donal mclaughlin

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LAST UPDATE: October 2013

Donal was included in Best European Fiction 2012 (Dalkey Archive Press, USA)both as an author and as a translator.

With both a new short story (‘enough to make your heart’), and his version of an extract from Sez Ner by Arno Camenisch, Donal joined writers from 33 countries around Europe. The volume – edited by Aleksandar Hemon, and the third in a highly regarded series – appeared in November 2011.

“the rhythm king of Scottish fiction Donal McLaughlin”

… “lends literary heft to this anthology”

New Statesman, 12.12.2011

The writers chosen by Aleksandar Hemon come from Austria, Belgium, Bosnia, Bulgaria, Croatia, the Czech Republic, Estonia, Finland, France, Georgia, Germany, Hungary, Iceland, Ireland, Latvia, Liechtenstein, Lithuania, Macedonia, Moldova, Montenegro, the Netherlands, Norway, Poland, Portugal, Romania, Russia, Serbia, Slovakia, Slovenia, Spain, Switzerland, Ukraine and the UK

The November 2011 issue of Harper’s magazine (New York) saw the pre-publication of Donal’s translation of the extract from Sez Ner.


My Mother’s Lover, Donal’s translation of Der Geliebte der Mutter by Urs Widmer, was published in June 2011 (Seagull Books) and subsequently nominated for the Newton First Book Award of the Edinburgh International Book Festival.

“Donal McLaughlin’s translation delivers all the charm, sweet sorrow and gentle humour of the original.

The Independent, 9.12.2011

“Delicately and elegantly translated by Scotland’s own Donal McLaughlin, this is a short but complex and enthralling read”

Gutter / 06, February 2012

Donal accompanied Urs Widmer on a reading tour of India in January 2012.


My Father’s Book by Urs Widmer, again in Donal’s translation, appeared in November 2011.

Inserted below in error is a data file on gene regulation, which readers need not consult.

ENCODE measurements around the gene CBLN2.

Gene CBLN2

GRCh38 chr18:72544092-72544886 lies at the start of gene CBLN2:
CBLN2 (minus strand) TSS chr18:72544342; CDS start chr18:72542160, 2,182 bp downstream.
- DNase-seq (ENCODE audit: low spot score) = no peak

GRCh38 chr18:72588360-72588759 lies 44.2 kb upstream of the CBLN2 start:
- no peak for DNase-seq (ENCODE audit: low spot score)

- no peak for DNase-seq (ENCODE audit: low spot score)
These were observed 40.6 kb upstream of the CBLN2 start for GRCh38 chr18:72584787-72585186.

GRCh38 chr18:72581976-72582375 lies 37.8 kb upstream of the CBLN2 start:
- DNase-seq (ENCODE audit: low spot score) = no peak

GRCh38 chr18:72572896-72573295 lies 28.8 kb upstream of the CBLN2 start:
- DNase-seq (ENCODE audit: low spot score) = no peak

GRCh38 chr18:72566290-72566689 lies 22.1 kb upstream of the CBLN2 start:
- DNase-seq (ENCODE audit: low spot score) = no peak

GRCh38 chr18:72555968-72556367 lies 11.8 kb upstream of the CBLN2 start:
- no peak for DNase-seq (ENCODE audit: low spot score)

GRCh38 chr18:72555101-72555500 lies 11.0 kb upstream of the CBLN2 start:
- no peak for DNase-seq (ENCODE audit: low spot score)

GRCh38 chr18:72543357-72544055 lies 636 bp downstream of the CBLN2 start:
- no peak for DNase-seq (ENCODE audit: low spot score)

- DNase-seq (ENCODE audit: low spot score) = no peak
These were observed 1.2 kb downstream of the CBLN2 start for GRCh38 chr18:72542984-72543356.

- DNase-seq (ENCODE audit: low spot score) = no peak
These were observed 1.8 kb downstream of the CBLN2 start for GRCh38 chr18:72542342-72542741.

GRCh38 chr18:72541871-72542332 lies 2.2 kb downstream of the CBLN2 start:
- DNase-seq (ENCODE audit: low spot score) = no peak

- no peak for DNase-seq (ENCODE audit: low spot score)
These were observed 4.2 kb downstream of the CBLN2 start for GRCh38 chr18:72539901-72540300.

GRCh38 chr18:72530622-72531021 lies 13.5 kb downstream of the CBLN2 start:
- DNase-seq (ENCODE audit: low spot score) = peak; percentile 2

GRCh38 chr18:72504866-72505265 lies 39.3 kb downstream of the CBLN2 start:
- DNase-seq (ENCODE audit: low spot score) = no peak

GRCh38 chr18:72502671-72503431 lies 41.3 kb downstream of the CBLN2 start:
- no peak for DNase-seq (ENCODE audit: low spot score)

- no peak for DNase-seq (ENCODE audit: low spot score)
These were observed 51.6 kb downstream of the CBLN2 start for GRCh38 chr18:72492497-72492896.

In this companion to My Mother’s Lover, the narrator is again the son who pieces together the fragments of his parents’ stories. Widmer brilliantly combines family history and historical events to tell the story of a man more at home in the world of the imagination than in the real world; a father who grows on the reader just as he grows on his son.

Shortlisted for the Best Translated Book Award 2013 (USA).

“My Father’s Book is a boisterous, expansive novel, an encapsulation of twentieth century Swiss life through an idiosyncratic and highly concentrating prism. This sense of breadth comes not only from the contrast of Karl’s engagement in politics and his ludicrous stint as a soldier with his wife’s extreme introversion, but also from his appetite for life and the arts, which Widmer evokes beautifully.”

“The sheer artistry of the writing in this novel alone would be deserving of the Best Translated Book Award, but in addition Donal McLaughlin’s translation is pitch-perfect, capturing the various registers and tonalities of Widmer’s prose and, most difficult of all, the many shades of his humor.”

Tess Lewis, BTBA judge.


As in My Mother’s Lover, the narrative style in My Father’s Book is breathtakingly complex. As the narrator tells his father’s story, his gaze often hews closely to Karl’s, and his voice becomes inflected by turns of phrase that clearly belong not to him but to Karl. Rich description gives way to rapidly shifting snapshots to match the pace of the story. This is the real thrill of reading Widmer: he masters the acceleration and deceleration of voice that follows the roller-coaster rides of existence, history. The book is ebulliently punctuated, filled with interjections, half-thoughts, hesitations. The rhythms of spoken language break into the narration, then dissipate in lyrical reveries. At a certain point, you find yourself nodding in agreement: yes, yes, yes, this is life.

Donal McLaughlin’s translation of this challenging voice is a joy. The language is idiosyncratic and daring — Widmer’s punctuation and sentence structures could have been smoothed further, and I’m glad they’re not, because the aforementioned pacing is so important. There is light-footedness and fun, but also precision. The basic units of My Father’s Book are the extreme close-up, the individual moment; it is a book of details, of exactness, and McLaughlin’s angular, energetic English reflects that.

Amanda DeMarco, Los Angeles Review of Books